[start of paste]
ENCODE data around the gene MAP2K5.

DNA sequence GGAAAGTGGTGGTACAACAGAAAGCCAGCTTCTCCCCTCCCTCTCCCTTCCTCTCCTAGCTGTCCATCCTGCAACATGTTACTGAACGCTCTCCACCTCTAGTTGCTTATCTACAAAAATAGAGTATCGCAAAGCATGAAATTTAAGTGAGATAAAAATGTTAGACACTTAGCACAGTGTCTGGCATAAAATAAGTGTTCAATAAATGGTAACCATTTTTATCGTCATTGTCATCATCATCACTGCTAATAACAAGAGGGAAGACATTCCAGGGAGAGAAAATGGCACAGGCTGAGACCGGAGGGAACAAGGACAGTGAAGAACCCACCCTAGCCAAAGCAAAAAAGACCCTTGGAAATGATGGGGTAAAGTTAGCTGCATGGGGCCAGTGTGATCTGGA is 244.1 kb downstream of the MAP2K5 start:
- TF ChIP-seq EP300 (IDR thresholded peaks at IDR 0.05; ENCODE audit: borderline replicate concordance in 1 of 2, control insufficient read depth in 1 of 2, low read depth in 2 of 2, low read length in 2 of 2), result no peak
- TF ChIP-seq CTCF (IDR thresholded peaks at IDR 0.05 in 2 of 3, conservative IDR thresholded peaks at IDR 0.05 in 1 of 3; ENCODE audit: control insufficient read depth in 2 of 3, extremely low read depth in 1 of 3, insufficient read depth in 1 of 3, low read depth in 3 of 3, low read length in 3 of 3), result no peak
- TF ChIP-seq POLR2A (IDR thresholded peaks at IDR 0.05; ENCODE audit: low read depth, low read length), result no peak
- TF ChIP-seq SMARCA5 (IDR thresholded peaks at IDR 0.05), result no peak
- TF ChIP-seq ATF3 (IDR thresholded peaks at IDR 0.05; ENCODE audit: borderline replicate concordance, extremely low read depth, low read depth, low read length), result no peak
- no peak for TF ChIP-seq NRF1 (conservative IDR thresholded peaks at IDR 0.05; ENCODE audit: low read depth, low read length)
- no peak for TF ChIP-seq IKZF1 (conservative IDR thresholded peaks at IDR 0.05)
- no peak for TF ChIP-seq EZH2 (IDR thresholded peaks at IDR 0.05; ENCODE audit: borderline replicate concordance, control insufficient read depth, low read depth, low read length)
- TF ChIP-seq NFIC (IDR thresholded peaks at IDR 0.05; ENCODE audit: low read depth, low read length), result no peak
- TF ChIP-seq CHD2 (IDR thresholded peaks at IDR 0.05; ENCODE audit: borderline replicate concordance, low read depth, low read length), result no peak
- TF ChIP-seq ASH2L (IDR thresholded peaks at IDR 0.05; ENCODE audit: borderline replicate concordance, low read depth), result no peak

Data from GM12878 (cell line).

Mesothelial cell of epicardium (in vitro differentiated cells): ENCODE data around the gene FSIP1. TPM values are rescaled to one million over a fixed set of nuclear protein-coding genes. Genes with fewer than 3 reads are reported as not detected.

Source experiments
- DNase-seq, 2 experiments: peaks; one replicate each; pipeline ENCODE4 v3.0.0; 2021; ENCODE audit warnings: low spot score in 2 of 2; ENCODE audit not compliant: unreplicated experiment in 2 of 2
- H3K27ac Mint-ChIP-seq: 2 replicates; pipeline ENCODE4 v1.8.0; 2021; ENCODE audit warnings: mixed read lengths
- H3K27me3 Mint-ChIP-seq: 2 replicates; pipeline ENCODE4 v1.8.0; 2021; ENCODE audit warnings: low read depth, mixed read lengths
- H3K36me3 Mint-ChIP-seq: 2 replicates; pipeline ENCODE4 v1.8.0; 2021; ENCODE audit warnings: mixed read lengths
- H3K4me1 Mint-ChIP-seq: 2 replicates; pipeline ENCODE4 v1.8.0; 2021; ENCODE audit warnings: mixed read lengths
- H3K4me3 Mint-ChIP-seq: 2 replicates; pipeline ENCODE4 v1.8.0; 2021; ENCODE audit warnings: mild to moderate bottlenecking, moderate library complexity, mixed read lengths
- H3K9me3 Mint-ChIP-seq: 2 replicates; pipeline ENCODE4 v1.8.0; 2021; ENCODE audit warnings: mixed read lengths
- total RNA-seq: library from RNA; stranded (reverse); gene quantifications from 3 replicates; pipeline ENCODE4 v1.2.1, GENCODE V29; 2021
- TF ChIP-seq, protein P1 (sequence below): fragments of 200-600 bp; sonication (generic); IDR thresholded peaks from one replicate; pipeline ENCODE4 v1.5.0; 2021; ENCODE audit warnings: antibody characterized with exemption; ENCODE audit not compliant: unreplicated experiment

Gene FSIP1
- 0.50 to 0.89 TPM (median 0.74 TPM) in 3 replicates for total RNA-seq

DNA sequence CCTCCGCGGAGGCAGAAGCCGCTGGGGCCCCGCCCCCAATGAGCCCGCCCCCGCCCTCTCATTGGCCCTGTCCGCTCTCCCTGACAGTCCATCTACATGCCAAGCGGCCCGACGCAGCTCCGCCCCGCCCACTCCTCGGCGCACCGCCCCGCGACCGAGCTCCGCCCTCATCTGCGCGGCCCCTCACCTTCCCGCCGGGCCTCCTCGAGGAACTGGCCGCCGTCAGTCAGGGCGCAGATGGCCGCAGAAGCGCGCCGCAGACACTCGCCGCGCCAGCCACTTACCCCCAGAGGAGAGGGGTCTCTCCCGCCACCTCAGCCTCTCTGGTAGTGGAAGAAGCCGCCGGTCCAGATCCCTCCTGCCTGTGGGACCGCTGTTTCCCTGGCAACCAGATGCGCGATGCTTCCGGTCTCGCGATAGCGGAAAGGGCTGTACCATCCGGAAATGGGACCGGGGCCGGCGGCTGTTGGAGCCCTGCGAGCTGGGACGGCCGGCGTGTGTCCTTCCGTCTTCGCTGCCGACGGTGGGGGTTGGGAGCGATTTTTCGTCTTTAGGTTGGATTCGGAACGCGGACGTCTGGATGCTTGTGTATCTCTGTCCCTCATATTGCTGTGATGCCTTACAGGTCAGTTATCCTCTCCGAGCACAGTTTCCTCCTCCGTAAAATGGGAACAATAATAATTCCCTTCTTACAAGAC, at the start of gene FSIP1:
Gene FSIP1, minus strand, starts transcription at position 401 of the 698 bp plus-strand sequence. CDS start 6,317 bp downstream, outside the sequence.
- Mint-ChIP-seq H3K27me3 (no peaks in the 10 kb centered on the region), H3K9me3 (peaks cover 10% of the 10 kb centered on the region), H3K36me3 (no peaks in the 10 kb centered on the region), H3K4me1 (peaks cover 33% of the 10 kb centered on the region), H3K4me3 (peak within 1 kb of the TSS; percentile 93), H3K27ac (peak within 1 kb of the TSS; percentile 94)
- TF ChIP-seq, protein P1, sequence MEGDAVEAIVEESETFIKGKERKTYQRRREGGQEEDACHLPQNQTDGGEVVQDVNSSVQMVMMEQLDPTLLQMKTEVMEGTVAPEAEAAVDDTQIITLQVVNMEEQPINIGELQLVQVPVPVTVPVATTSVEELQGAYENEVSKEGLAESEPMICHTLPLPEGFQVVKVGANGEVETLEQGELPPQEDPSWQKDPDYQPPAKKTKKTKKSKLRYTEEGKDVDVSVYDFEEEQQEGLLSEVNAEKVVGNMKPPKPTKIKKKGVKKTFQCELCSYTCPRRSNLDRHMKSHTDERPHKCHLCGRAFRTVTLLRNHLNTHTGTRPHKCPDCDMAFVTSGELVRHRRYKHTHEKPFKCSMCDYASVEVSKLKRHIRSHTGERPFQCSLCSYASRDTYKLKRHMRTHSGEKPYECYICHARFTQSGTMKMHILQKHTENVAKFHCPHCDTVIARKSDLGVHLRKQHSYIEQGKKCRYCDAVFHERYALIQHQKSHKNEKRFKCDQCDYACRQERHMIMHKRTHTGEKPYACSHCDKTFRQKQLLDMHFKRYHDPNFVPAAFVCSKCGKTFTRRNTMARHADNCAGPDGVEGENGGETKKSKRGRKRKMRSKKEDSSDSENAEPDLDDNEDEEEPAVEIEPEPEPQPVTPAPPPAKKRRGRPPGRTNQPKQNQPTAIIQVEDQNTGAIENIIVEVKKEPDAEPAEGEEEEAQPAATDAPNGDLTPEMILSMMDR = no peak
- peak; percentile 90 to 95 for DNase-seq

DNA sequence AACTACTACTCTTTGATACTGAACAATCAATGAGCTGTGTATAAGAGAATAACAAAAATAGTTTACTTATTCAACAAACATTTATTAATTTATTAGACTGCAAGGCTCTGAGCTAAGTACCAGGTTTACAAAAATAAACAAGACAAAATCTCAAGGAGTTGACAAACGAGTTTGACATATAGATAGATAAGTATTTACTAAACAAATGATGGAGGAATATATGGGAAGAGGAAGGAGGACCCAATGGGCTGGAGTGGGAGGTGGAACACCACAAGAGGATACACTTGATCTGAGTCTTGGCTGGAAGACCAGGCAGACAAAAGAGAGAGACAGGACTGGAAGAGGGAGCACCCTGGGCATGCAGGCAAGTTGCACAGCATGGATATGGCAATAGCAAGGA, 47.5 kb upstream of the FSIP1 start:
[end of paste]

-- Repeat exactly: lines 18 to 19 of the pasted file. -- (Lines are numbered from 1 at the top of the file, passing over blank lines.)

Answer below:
- H3K27ac Mint-ChIP-seq: 2 replicates; pipeline ENCODE4 v1.8.0; 2021; ENCODE audit warnings: mixed read lengths
- H3K27me3 Mint-ChIP-seq: 2 replicates; pipeline ENCODE4 v1.8.0; 2021; ENCODE audit warnings: low read depth, mixed read lengths